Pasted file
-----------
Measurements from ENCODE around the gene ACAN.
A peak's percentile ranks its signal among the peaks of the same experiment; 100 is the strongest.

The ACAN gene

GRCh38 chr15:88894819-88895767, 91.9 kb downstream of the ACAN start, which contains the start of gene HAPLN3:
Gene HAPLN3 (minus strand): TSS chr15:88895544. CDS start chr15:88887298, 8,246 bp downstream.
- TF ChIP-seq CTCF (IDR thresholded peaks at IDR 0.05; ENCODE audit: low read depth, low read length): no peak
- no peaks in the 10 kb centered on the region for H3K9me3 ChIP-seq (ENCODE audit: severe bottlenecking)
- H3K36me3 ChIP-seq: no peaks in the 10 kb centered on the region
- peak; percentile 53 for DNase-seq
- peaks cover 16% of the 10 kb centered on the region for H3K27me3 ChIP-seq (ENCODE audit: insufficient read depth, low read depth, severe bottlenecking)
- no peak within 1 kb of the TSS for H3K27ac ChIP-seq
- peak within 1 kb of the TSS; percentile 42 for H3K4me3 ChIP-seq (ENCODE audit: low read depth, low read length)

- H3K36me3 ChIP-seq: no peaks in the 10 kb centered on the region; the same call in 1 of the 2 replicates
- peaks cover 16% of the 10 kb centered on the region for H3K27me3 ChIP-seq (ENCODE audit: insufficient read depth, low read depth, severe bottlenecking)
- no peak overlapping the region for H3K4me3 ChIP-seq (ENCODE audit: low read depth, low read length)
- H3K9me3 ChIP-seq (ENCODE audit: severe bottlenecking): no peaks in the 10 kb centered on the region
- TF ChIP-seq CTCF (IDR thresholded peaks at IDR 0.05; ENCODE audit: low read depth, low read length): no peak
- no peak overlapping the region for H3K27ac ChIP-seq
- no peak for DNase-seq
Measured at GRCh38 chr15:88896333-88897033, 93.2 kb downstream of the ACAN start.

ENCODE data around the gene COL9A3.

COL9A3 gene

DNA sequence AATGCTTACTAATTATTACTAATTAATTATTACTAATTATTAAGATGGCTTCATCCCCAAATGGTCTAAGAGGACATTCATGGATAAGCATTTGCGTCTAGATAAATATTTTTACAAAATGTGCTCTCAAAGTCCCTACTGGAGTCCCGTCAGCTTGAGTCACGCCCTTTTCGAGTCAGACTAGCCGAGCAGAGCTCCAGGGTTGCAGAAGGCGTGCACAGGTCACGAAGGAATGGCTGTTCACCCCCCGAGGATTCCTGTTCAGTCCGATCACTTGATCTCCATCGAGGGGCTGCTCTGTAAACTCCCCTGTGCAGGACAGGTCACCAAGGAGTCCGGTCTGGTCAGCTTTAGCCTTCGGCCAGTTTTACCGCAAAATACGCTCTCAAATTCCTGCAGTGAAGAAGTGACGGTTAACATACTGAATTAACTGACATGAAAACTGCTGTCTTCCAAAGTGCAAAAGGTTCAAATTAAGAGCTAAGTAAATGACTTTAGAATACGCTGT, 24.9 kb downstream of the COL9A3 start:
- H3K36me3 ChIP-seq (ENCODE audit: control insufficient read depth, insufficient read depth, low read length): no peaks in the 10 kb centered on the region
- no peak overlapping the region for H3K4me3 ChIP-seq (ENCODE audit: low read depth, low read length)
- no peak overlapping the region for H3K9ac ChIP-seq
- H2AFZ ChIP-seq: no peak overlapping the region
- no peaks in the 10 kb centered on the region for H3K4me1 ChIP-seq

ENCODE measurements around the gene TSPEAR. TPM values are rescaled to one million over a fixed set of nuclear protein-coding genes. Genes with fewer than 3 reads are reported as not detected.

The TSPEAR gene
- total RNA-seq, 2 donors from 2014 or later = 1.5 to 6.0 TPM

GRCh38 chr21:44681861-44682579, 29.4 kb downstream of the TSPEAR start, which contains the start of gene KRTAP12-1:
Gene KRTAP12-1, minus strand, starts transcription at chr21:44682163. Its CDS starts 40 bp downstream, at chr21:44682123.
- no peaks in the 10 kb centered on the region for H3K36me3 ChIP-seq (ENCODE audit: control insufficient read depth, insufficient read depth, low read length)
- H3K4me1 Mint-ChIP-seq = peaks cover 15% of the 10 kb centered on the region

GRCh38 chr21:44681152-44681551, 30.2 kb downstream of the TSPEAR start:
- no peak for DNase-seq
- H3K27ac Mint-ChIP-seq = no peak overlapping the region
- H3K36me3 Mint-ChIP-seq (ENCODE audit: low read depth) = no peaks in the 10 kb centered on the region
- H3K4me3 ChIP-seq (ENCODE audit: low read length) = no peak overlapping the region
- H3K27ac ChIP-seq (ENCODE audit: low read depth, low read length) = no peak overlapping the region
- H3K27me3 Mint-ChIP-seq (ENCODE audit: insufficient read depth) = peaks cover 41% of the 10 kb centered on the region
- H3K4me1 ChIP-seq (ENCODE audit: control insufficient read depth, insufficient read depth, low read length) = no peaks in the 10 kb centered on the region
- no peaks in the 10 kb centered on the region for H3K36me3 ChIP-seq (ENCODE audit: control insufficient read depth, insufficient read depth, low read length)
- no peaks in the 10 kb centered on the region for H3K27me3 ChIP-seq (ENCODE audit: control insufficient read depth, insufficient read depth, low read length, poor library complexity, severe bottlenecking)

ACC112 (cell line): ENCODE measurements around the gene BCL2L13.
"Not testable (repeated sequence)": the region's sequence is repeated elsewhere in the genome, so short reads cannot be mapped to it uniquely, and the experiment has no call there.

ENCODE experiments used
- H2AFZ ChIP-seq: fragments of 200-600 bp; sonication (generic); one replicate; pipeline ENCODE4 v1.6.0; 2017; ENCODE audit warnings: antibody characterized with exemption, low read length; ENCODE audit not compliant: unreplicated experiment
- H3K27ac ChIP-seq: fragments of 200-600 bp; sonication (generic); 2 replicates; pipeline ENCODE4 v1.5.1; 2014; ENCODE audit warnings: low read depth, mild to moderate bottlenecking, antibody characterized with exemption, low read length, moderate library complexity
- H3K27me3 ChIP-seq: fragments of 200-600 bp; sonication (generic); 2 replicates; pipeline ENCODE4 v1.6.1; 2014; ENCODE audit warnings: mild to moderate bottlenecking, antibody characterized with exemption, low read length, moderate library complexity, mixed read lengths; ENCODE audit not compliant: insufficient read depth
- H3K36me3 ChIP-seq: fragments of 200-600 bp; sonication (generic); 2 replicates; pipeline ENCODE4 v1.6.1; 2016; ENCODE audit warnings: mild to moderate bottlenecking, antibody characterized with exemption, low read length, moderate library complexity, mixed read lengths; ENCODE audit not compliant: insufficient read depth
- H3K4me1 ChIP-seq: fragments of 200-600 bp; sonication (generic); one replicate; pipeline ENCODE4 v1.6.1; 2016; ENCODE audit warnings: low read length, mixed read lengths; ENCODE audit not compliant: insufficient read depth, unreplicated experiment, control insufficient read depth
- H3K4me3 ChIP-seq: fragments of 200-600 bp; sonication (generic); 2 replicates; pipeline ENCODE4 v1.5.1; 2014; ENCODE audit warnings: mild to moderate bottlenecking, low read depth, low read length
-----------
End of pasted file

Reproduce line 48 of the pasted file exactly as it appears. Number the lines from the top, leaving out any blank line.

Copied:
ENCODE experiments used